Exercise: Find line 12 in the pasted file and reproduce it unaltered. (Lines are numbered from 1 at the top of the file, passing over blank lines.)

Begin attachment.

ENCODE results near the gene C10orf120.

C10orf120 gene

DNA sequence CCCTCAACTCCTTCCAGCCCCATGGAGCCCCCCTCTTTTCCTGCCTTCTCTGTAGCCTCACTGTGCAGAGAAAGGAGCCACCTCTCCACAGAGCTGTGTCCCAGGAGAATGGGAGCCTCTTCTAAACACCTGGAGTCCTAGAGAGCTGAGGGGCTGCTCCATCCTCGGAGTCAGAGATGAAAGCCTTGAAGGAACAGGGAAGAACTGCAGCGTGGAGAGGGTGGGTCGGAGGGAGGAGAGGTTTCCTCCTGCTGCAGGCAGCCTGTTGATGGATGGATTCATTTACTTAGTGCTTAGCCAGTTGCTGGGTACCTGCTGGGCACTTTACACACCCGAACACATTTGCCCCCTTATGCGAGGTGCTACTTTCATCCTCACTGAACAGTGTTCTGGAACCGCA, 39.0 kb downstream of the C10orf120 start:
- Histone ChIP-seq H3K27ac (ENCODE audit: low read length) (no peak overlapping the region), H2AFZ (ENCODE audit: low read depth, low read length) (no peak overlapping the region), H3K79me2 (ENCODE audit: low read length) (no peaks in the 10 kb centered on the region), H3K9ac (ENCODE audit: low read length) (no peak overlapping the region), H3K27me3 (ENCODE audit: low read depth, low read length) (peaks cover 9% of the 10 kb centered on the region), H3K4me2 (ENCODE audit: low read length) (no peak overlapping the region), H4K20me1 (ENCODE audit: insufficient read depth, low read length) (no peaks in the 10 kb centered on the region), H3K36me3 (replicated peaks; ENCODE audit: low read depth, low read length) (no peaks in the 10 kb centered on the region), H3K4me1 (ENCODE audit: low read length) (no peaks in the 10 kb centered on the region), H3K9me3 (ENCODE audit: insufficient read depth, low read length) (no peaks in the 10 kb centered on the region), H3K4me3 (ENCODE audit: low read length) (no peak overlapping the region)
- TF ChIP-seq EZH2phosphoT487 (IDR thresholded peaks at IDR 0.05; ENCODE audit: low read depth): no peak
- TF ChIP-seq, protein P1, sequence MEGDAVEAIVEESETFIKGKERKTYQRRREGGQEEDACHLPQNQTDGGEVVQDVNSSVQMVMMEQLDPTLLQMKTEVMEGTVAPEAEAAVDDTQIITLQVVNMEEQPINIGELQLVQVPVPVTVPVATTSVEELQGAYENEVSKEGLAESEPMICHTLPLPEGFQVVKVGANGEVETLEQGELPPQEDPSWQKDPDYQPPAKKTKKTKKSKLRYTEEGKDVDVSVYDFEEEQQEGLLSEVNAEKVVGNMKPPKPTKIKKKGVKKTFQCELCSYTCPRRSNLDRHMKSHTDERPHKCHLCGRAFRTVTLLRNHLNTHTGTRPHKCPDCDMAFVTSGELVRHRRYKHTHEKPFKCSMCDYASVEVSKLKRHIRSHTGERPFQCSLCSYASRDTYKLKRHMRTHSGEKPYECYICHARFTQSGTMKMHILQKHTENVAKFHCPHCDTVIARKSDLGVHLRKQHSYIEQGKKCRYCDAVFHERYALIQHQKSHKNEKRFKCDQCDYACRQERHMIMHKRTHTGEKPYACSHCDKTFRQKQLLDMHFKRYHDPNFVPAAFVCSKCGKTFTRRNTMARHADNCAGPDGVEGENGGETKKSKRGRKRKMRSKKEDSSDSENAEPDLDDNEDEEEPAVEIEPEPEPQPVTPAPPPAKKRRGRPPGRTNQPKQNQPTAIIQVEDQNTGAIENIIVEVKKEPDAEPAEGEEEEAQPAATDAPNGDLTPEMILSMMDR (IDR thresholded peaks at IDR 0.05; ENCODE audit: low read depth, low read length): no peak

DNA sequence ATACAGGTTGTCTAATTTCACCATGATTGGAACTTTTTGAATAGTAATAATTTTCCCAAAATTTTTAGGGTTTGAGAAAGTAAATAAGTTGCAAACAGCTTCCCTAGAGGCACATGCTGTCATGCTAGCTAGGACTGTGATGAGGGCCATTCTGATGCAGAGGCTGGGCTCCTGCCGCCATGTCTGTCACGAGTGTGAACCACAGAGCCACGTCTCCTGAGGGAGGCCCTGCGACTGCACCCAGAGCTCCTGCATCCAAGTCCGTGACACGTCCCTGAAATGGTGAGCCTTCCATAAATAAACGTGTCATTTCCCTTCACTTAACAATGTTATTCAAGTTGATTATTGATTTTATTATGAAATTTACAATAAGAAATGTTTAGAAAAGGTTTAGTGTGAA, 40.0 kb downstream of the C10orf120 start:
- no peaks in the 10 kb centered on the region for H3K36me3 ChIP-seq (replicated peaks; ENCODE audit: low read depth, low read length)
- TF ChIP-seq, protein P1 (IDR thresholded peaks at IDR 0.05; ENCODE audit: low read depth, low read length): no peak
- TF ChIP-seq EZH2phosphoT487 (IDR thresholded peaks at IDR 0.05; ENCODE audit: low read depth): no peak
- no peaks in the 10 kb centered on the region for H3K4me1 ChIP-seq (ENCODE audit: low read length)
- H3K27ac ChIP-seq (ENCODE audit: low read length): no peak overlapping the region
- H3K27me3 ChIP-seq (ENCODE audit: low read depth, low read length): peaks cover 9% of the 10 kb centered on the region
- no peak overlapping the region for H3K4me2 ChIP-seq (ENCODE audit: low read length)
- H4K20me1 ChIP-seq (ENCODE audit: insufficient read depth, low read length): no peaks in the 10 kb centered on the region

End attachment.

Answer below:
- H3K27ac ChIP-seq (ENCODE audit: low read length): no peak overlapping the region